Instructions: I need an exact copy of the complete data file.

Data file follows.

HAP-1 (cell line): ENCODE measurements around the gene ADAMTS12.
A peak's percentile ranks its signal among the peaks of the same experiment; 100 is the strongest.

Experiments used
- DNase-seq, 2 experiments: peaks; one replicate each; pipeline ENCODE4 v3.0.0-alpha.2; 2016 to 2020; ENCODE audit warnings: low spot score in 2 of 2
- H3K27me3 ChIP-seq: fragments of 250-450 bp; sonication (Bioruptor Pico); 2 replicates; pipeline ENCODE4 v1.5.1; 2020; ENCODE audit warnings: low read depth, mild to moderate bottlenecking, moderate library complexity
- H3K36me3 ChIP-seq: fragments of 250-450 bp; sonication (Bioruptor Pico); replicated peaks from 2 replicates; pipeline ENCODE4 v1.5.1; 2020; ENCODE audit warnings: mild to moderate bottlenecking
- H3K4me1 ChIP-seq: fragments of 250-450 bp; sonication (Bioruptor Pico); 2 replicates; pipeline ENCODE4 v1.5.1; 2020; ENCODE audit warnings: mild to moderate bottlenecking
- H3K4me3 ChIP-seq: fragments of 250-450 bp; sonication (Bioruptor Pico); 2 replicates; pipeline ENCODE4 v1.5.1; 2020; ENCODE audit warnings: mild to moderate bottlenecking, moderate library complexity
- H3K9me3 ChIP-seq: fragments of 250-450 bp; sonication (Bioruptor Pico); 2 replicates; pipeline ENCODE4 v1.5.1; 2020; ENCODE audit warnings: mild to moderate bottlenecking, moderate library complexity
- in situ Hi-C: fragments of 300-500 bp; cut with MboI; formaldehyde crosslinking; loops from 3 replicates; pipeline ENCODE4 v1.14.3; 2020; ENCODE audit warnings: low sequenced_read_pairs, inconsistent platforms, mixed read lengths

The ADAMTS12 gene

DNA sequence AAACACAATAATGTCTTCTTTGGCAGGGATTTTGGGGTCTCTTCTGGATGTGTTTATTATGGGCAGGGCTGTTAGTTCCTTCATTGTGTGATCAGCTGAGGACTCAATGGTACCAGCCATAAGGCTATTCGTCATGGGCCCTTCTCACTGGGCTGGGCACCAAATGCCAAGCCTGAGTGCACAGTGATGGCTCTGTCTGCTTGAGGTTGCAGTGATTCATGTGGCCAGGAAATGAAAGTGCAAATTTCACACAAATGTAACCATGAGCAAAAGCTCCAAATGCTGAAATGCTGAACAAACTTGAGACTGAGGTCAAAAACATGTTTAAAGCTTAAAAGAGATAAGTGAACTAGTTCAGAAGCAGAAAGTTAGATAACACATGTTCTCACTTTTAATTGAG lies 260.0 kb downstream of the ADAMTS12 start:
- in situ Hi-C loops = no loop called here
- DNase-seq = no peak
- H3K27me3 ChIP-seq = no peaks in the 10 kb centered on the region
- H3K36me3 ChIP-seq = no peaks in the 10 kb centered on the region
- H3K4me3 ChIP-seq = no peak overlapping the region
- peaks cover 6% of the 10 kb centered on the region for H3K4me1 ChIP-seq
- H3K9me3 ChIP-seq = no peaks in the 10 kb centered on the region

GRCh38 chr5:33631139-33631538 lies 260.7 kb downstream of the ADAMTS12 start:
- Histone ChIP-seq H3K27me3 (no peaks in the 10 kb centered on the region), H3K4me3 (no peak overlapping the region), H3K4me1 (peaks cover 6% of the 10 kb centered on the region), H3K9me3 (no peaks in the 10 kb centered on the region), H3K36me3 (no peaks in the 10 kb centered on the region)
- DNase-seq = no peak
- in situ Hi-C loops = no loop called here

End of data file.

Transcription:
HAP-1 (cell line): ENCODE measurements around the gene ADAMTS12.
A peak's percentile ranks its signal among the peaks of the same experiment; 100 is the strongest.

Experiments used
- DNase-seq, 2 experiments: peaks; one replicate each; pipeline ENCODE4 v3.0.0-alpha.2; 2016 to 2020; ENCODE audit warnings: low spot score in 2 of 2
- H3K27me3 ChIP-seq: fragments of 250-450 bp; sonication (Bioruptor Pico); 2 replicates; pipeline ENCODE4 v1.5.1; 2020; ENCODE audit warnings: low read depth, mild to moderate bottlenecking, moderate library complexity
- H3K36me3 ChIP-seq: fragments of 250-450 bp; sonication (Bioruptor Pico); replicated peaks from 2 replicates; pipeline ENCODE4 v1.5.1; 2020; ENCODE audit warnings: mild to moderate bottlenecking
- H3K4me1 ChIP-seq: fragments of 250-450 bp; sonication (Bioruptor Pico); 2 replicates; pipeline ENCODE4 v1.5.1; 2020; ENCODE audit warnings: mild to moderate bottlenecking
- H3K4me3 ChIP-seq: fragments of 250-450 bp; sonication (Bioruptor Pico); 2 replicates; pipeline ENCODE4 v1.5.1; 2020; ENCODE audit warnings: mild to moderate bottlenecking, moderate library complexity
- H3K9me3 ChIP-seq: fragments of 250-450 bp; sonication (Bioruptor Pico); 2 replicates; pipeline ENCODE4 v1.5.1; 2020; ENCODE audit warnings: mild to moderate bottlenecking, moderate library complexity
- in situ Hi-C: fragments of 300-500 bp; cut with MboI; formaldehyde crosslinking; loops from 3 replicates; pipeline ENCODE4 v1.14.3; 2020; ENCODE audit warnings: low sequenced_read_pairs, inconsistent platforms, mixed read lengths

The ADAMTS12 gene

DNA sequence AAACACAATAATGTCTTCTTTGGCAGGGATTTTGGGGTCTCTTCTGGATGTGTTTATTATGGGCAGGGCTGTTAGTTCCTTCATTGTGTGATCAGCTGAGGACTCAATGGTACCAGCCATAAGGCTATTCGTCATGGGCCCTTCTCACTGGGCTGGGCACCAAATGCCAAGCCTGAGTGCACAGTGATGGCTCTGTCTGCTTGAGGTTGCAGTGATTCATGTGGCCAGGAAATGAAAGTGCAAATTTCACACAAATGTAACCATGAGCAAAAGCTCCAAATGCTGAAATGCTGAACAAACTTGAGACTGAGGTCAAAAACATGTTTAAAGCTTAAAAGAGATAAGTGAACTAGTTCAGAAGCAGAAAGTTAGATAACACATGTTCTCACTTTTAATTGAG lies 260.0 kb downstream of the ADAMTS12 start:
- in situ Hi-C loops = no loop called here
- DNase-seq = no peak
- H3K27me3 ChIP-seq = no peaks in the 10 kb centered on the region
- H3K36me3 ChIP-seq = no peaks in the 10 kb centered on the region
- H3K4me3 ChIP-seq = no peak overlapping the region
- peaks cover 6% of the 10 kb centered on the region for H3K4me1 ChIP-seq
- H3K9me3 ChIP-seq = no peaks in the 10 kb centered on the region

GRCh38 chr5:33631139-33631538 lies 260.7 kb downstream of the ADAMTS12 start:
- Histone ChIP-seq H3K27me3 (no peaks in the 10 kb centered on the region), H3K4me3 (no peak overlapping the region), H3K4me1 (peaks cover 6% of the 10 kb centered on the region), H3K9me3 (no peaks in the 10 kb centered on the region), H3K36me3 (no peaks in the 10 kb centered on the region)
- DNase-seq = no peak
- in situ Hi-C loops = no loop called here